80-Bus News


September–October 1983, Volume 2, Issue 5

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this complexity comes cost. A recent distributors one-off price I have for the Am9511 is £90.00, with the Am9512 at £111.38. (Both 2MHz devices.)

The Am9511 and Am9512 are basically the same processor, and the main difference lies in the way that they are microcoded. The 9511 offers 16-bit and 32-bit integer arithmetic, 32-bit floating point arithmetic, and a variety of derived floating point functions (sine, cos, log etc). The 9512 handles floating point numbers only, and lacks the transcendental functions of the 9511, only offering the four basic functions of + – * /. However the floating point numbers can be either single precision (32-bit), or double precision (64-bit), and all calculations are performed to the proposed IEEE floating point standard [1][2]. (I believe that after fitting that lot in to the Am9512, there was no room left for the microcode to handle the other functions.)

Anyway, all this preamble leads into the review of the Belectra HSA-88B Arithmetic Processor board. This 80-BUS board is based on the Am9511A arithmetic processor, and before we launch into the actual review, a summary of the 9511s instruction set can be found in table 1 for those of you who have never met the device.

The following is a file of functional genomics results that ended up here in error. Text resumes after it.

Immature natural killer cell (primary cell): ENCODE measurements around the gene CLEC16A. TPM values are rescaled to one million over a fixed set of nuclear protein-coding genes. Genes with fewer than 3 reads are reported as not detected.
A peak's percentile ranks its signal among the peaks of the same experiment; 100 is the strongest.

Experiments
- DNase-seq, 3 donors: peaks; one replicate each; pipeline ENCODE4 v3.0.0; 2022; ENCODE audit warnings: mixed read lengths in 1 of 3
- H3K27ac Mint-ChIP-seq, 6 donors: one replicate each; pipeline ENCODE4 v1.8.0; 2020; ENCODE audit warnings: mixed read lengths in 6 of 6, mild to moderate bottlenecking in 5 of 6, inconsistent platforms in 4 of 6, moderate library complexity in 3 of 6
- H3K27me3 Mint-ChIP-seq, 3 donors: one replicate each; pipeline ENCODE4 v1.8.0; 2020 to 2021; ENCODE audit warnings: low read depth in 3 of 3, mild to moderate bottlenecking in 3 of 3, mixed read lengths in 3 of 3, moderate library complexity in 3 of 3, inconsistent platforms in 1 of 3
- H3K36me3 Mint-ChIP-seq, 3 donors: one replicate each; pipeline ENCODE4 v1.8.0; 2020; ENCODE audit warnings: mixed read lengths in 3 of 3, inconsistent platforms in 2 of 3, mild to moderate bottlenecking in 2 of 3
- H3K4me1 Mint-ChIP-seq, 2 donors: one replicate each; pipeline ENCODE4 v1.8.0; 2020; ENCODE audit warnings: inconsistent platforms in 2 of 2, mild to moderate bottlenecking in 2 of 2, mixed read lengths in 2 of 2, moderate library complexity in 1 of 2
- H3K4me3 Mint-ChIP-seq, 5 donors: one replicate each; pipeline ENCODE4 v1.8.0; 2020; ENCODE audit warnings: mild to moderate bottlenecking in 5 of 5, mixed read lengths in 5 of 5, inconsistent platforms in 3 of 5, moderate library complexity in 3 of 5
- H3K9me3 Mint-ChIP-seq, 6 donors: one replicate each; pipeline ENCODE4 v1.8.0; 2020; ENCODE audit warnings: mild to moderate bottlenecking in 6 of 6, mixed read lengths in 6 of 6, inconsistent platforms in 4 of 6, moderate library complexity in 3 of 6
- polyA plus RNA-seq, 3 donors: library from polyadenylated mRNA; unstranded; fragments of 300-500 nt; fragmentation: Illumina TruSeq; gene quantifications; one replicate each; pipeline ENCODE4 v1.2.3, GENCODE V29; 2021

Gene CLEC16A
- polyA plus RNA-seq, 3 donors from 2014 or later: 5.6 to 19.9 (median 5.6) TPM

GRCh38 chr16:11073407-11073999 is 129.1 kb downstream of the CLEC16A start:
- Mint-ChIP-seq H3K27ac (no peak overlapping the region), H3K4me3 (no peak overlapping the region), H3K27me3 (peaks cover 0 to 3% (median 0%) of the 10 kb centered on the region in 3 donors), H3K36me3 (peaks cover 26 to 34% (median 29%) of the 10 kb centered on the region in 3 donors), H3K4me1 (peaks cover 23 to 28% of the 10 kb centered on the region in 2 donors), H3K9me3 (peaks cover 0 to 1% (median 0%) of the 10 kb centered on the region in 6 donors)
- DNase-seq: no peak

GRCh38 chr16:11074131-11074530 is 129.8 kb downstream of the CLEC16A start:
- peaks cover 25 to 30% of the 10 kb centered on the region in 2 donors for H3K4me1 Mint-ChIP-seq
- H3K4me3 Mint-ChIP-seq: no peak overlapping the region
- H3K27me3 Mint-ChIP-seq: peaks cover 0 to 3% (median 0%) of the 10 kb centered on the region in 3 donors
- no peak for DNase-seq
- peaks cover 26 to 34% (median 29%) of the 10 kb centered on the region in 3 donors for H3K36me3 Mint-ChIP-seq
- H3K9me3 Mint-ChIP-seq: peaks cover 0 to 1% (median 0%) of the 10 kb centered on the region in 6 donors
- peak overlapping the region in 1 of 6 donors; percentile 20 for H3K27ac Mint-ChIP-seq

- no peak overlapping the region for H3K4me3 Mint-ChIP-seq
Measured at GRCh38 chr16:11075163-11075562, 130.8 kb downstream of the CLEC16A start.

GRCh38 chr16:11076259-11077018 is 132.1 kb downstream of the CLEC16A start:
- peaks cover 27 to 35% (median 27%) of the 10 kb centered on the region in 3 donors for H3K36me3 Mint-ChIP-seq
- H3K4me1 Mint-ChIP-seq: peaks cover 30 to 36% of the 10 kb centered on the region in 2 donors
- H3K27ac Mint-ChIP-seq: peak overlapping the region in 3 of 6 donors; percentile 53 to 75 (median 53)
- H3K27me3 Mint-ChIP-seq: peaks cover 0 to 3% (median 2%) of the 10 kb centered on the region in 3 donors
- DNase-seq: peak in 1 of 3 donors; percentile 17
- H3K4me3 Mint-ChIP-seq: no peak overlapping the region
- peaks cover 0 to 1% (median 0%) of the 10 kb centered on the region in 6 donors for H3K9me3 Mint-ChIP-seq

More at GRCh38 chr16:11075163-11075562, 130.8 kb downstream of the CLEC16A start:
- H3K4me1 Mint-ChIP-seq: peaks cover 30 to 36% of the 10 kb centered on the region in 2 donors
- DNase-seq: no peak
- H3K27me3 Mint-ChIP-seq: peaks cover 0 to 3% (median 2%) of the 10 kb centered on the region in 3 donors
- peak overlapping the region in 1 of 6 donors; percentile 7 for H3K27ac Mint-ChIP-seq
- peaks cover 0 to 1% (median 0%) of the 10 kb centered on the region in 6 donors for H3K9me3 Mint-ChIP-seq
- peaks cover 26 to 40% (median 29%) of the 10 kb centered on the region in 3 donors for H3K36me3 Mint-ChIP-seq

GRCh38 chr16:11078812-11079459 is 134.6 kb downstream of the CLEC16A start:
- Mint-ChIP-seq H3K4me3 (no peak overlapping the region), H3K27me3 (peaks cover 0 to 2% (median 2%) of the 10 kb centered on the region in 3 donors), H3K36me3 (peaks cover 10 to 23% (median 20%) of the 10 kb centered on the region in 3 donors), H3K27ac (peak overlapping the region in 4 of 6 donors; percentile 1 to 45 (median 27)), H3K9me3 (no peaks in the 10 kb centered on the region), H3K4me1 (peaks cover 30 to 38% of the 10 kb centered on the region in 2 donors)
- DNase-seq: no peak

NOTE: The 9511 is a stack orientated processor. Operands are first pushed onto the internal stack, and then a command is issued to the processor. TOS stands for Top-Of-Stack, and NOS for Next-On-Stack. The 9511 runs from a 2MHz clock, (but there are more expensive versions at 3MHz – £123.75 and 4MHz – £146.25), and the variation of execution times demonstrates the data dependency of the algorithms used.

The Belectra HSA-88B

What you get:
Submitted for this review was:
1 8x3 pcb with 6 ICs on it.
1 7-page manual + AMD Am9511A data sheet.
1 Hisoft Pascal Manual + 1 disc.


The 8x3 pcb contains just 6 ICs, including the maths processor. I give Belectra full marks for showing restraint over the board, because it is so easy to look at all the spare space available on an 8x8 card, and to start adding CTCs, PIOs, real-time clocks etc, and before you know it the price of the board has gone up by more than £50 for features that most people could do without. Cosmetically the review card differs from the usual 80-BUS standard. Due to the relative simplicity of the circuit, Belectra have opted to produce a single-sided board. As a result there are about two dozen links on the top of the board. It is silk-screened, but there is no solder resist. The overall colour is blue, and it is fitted with a handle to ease extraction. (Mind you appearance isn’t everything, people buy the Ford Sierra and I once owned a Fiat 850.)

The board occupies two I/O ports, which can be selected (via straps) to be 80/81H, 90/91H,....F0/F1H. The board came already strapped for 80/81H. The Hisoft Pascal worked with it at this address, and no indication is given of how to patch the HP5 compiler to support any of the alternative addresses. No circuit diagram is supplied, but the manual does state that DBDR is not implemented, making the card incompatible with Nascom 1s.

This is an OCR’d version of the scanned page and likely contains recognition errors.

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